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Was Jesus Christreally a woman?
Posted By -NO AUTHOR- On 06/03/2005 @ 1:00 am In Front Page | Comments Disabled
A publisher is touting a new edition of the Gospels that identifies Christ as a woman named Judith Christ of Nazareth.
LBI Institute says its version, Judith Christ of Nazareth, The Gospels of the Bible, Corrected to Reflect that Christ Was a Woman, Extracted from Matthew, Mark, Luke and John, takes Thomas Jefferson’s edited Gospel one step futher by “correcting” the gender of Christ and God.
“This long-awaited revised text of the Gospels makes the moral message of Christ more accessible to many, and more illuminating to all,” says Billie Shakespeare, vice president for the publisher, in a statement. “It is empowering. We published this new Bible to acknowledge the rise of women in society.”
WND sought comment from the LBI Institute’s Stephen Glazier, but he did not return messages.
The new version, according to the publisher, revises familiar stories, tranforming the “Prodigal Son” into the “Prodigal Daughter” and the “Lord’s Prayer” into the “Lady’s Prayer.”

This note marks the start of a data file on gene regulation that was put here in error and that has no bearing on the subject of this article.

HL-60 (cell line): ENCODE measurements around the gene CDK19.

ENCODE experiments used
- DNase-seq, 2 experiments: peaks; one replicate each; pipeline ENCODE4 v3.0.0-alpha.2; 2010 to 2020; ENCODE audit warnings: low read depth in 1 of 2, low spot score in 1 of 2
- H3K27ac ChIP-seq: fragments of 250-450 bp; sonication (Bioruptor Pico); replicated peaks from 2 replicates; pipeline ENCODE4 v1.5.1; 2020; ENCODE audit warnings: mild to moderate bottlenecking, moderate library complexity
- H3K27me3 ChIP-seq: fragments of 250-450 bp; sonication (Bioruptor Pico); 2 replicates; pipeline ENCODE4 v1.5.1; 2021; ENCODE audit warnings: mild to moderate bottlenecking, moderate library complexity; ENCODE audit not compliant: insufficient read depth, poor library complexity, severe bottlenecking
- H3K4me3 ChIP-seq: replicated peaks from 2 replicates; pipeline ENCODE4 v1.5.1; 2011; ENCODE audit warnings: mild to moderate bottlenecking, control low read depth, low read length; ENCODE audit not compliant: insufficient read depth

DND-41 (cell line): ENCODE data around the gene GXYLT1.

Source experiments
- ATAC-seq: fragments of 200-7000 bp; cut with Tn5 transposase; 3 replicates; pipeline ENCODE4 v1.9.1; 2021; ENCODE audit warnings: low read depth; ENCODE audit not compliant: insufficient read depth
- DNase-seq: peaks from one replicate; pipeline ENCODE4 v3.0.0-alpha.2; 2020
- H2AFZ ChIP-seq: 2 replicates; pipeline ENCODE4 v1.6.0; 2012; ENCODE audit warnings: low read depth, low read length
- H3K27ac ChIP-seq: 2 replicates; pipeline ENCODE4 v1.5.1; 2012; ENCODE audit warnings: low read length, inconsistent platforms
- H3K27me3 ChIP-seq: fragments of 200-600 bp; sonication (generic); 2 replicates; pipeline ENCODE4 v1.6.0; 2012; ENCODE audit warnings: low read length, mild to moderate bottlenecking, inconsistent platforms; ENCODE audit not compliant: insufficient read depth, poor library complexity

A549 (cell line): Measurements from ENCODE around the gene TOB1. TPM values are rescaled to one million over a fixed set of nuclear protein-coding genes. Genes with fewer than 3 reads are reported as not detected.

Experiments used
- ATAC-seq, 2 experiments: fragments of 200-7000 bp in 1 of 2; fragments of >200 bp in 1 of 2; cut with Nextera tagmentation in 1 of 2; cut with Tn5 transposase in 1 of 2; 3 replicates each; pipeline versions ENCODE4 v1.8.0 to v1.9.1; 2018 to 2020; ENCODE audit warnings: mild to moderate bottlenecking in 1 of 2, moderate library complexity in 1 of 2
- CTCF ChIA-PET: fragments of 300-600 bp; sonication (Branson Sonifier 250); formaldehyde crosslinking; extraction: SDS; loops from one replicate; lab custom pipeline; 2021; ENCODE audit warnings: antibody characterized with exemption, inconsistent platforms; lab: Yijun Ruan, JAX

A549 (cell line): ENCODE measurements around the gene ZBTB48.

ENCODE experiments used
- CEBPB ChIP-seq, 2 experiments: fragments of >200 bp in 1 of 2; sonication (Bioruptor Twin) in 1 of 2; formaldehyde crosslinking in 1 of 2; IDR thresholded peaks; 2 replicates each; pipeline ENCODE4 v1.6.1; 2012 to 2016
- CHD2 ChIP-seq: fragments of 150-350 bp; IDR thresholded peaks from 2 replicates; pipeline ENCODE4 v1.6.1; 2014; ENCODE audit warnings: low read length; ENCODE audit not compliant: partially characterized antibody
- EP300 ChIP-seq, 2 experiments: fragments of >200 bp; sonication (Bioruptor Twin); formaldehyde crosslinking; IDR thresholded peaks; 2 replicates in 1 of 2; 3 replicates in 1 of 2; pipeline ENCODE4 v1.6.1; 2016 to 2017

A passage compiled from Luke 2, with corresponding verses at the beginning of each sentence, says: “4 And Joseph went to Bethlehem. 5 To be enrolled with Mary, his wife, who was then pregnant. 7 And she brought forth her firstborn child. 21 And her name was chosen to be Judith.”
A passage on the crucifixion, from John 19, says: “17 And She bearing her cross went forth. 18 There they crucified Judith.”
A resurrection passage from Matthew 28 states: “1 Mary Magdalene and the other Mary came to see the tomb. 5 But the angel said to the women, “Do not be afraid, for I know that you seek Judith who was crucified.” 6 “She is not here; for She is risen.”
The book’s foreword says, “The Jefferson Bible is faithfully followed by the present book, with the corrections in the name and gender of Christ, the gender of God, and some of the parables.”
The publisher explains Jefferson used extracts of Matthew, Mark, Luke and John rather than the complete books, in order to tell a “linear, complete, organized story” that emphasizes the moral teachings of Christ.
The foreword says, “Events in the Gospel that do not relate to the moral teachings of Christ are often omitted. However, the basic narrative of Christ’s life, death and resurrection is maintained.”
Reader reviews on the book’s Amazon.com page included these:
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